| Edward Snowden: Shooting the messenger?

Edward Snowden: Shooting the messenger? ~ Listening Post, Al Jazeera.

Mainstream media in the US seems to be more interested in the character of the leaker than in the content of the leak.

Before Edward Snowden blew the whistle on the NSA’s extensive surveillance programmes on American citizens, he travelled to Hong Kong to escape the reach of the United States’ justice system.

Perhaps he was mindful of the fate of Bradley Manning, who faces life in prison for releasing thousands of classified documents to Wikileaks. But while Snowden may have outrun the long arm of the law, he could not avoid trial by media.

Snowden has been described as a “weasel”, a “narcissist” and a “punk” – not by US politicians or officials but by the journalists and newscasters leading the debate over his actions. And the discussion in the mainstream media seems more focused on Snowden’s pole-dancing girlfriend and high school record than on one of the most comprehensive telephone and online surveillance programmes in human history.

It raises the question: Why focus on the character of the leaker and not the content of the leak? Is the media once again, shooting the messenger?

This week’s News Divide takes US journalism to task over its treatment of Edward Snowden and those who dare to leak government secrets to the press. We interviewed former whistleblower Thomas Drake, who revealed classified information on NSA surveillance in 2010; Jesselyn Radack, from the Government Accountability Project; and reporters Hamilton Nolan of Gawker; and Dana Priest from the Washington Post.

On our Newsbytes this week: A daily newspaper in Turkey has joined Prime Minister Tayyip Erdogan in his war of words against foreign media outlets; the continuing standoff at the Ecuadorean embassy in London over the legal status of Julian Assange; and the Greek government’s plan to shut down the country’s state-owned broadcaster that has been thwarted by a court ruling.

For our feature we return to a problem faced by journalists every day: the dos and don’ts of terminology; the kind of language to use or avoid when dealing with controversial topics. This year, the world’s largest news agency, the Associated Press, has made significant changes to its stylebook – changes that influence the way the media talks about troublesome topics. The Listening Post’s Marcela Pizarro takes a look at terminology in the news and the power behind words.

Lastly, if our report on Edward Snowden has left you feeling a little exposed, don’t worry – watch our web video of the week and let “Snuggly” soothe you back to security. It is Mark Fiore’s cuddly take on NSA surveillance. Privacy? Who needs it? In the end, is it not better to be snuggly and secure?

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| Activist heavyweights convene against NDAA!

Activist Heavyweights Convene Against NDAA ~  Alexander Reed Kelly, Truthdig.

After a court hearing over the 2012 NDAA in Manhattan on Wednesday, Truthdig columnist Chris Hedges appeared on a panel of activists who are suing the Obama administration over its attempt to claim the right to indefinitely hold U.S. citizens in military detention.

The group convened to discuss the state of the lawsuit. Joining Hedges were these co-plaintiffs: Pentagon Papers whistle-blower Daniel Ellsberg; Revolution Truth Executive Director Tangerine Bolen; journalist and U.S Day of Rage founder Alexa O’Brien; and Demand Progress Executive Director David Segal. They were joined by legal counsel Carl Mayer and Bruce Afran.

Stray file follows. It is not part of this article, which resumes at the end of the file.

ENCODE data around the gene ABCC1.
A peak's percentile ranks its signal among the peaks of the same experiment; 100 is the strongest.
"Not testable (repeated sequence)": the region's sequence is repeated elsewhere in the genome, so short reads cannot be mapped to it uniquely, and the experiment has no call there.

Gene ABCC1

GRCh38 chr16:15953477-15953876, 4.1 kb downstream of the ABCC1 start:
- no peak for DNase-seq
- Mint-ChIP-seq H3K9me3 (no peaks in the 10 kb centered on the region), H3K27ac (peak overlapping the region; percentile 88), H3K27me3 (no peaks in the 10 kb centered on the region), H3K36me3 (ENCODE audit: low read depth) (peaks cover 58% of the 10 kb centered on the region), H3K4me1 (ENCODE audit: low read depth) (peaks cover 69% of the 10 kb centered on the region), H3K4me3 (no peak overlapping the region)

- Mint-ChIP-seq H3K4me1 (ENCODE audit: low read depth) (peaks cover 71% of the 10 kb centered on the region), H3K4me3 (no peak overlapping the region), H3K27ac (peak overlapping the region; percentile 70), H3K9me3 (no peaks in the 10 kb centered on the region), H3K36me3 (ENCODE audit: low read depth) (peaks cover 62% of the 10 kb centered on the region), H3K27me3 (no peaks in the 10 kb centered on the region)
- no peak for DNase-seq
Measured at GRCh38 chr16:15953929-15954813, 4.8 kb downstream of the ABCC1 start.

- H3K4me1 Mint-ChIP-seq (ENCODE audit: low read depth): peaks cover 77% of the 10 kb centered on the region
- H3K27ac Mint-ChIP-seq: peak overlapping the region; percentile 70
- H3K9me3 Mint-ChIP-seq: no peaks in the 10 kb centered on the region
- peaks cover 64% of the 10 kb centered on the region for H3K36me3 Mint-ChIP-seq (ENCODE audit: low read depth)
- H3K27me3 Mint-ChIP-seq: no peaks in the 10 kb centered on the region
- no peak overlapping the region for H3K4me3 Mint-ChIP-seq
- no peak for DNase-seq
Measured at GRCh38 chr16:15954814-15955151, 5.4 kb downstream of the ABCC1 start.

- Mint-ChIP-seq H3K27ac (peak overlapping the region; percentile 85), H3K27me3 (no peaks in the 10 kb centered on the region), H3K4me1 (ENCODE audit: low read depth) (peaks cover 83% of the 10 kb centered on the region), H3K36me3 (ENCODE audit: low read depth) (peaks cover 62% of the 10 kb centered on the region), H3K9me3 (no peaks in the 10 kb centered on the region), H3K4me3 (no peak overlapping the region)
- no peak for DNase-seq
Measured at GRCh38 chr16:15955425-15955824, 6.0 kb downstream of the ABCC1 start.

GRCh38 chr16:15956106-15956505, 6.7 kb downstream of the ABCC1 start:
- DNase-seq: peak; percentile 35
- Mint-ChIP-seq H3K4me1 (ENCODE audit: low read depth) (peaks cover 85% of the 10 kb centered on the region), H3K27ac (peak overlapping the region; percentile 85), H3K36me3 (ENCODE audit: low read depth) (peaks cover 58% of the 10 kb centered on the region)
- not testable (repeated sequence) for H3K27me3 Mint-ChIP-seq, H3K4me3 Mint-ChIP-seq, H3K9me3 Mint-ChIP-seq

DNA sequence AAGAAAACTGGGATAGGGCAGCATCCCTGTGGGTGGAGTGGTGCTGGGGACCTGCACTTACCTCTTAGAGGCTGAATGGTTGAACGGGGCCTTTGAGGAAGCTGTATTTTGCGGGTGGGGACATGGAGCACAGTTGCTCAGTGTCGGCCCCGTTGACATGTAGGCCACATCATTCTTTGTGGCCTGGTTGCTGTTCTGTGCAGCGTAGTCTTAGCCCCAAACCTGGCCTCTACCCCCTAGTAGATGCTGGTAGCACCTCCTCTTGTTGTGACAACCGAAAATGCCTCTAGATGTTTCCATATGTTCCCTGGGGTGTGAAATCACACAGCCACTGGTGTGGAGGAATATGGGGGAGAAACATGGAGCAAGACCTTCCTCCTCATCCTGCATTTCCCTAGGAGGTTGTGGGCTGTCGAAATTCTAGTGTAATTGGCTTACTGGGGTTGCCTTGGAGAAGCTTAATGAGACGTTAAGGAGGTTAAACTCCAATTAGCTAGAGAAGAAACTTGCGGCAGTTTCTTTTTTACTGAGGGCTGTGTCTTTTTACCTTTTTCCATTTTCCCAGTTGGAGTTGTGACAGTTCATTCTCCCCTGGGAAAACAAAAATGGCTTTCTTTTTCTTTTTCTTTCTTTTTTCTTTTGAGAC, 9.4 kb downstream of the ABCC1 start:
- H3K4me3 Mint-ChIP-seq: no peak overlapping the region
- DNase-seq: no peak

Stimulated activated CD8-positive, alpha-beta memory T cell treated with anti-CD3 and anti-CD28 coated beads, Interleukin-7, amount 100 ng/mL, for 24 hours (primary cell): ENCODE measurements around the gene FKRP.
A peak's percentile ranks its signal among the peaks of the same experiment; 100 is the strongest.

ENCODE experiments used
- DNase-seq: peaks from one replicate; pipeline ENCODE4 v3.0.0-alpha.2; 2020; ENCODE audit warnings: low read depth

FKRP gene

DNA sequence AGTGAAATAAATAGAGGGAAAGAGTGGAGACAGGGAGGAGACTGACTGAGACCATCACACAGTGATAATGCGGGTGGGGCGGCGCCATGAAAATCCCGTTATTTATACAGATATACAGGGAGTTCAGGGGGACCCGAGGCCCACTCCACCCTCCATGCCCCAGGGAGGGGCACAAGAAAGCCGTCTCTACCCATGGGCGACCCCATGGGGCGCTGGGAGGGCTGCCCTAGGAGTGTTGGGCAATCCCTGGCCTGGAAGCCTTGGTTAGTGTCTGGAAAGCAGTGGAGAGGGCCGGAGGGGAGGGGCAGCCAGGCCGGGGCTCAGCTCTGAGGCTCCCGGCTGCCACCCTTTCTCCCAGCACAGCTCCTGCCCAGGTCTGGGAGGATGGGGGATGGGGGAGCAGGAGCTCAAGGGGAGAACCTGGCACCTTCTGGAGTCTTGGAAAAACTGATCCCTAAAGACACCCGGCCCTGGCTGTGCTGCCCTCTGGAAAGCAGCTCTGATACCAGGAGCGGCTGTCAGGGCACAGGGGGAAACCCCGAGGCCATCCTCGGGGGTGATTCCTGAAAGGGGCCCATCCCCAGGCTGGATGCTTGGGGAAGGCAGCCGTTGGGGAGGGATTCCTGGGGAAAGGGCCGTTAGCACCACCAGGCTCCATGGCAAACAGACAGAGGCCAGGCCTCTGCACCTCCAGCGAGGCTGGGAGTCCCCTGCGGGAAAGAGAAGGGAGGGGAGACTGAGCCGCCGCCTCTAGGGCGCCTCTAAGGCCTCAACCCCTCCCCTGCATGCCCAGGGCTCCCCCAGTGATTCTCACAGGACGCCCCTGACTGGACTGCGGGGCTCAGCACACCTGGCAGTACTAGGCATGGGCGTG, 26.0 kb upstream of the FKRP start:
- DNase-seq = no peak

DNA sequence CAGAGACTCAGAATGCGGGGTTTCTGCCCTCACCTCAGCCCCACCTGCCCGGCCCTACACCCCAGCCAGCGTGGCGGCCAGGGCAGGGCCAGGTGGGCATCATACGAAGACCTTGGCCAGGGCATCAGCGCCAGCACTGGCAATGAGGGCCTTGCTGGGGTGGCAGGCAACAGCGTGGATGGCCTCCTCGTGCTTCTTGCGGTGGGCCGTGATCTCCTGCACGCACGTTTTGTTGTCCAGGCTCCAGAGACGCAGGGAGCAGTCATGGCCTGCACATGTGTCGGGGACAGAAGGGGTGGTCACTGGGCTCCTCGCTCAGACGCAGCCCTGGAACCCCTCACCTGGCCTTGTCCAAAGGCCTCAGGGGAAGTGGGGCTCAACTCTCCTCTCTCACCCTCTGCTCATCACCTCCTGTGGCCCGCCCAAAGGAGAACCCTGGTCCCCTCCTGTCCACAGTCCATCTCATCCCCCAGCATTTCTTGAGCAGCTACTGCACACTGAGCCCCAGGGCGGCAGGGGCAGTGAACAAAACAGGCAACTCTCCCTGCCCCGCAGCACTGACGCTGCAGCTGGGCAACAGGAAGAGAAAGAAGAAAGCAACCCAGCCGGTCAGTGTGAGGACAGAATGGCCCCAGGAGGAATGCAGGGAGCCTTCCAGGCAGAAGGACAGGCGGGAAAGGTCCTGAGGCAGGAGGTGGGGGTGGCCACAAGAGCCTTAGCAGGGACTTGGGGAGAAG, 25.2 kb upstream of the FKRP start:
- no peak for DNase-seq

For a second panel on the “broader context of the case,” Hedges, Ellsberg and Bolen remained and were joined by filmmaker Michael Moore, NSA whistle-blower Thomas Drake and Jesselyn Radack, an attorney for CIA whistle-blower John Kiriakou and a director of the Government Accountability Project.

Natasha Lennard of Salon.com and Matt Sledge of The Huffington Post moderated the discussion, which was organized by StopNDAA.

Joe Friendly:

 

Said Carl Mayer: “In broad terms, the stakes I think are very high, because what our case comes down to is, are we going to have a civil justice system in the United States, or a military justice system? The civil justice system is something that’s ingrained in the Constitution and was always very important in combating tyranny and building a democratic society. And what the NDAA is trying to impose is a system of military justice that allows the military to police the streets of America, to detain U.S. citizens, to detain residents in the United States, in military prisons. And I say that probably the most frightening aspect of the NDAA is that it allows for detention, quote, ‘until the end of hostilities.’ We’re now, by my count, at day 4,163 of this war, which is an open-ended war against al-Qaida, the Taliban, and now it’s defined as ‘associated forces’ in the NDAA.”

 

 

Said Chris Hedges: “The drone wars … the NDAA … the FISA Amendment Act … what they’re attempting to do is legally justify what they’re already doing. They have argued that under the 2001 Authorization for the Use of Military Force they have the right to assassinate American citizens. I have read that act innumerable times … and none of us find that in the act. That is, to be generous, a radical interpretation of the AUMF. And so what they’re seeking to do is legally justify, in the same way that [Bush assistant attorney general John] Yoo was attempting to legally justify torture, they’re essentially looking for kind of legal cover. … It’s all a part of this very rapid descent into a frightening form of corporate totalitarianism.”

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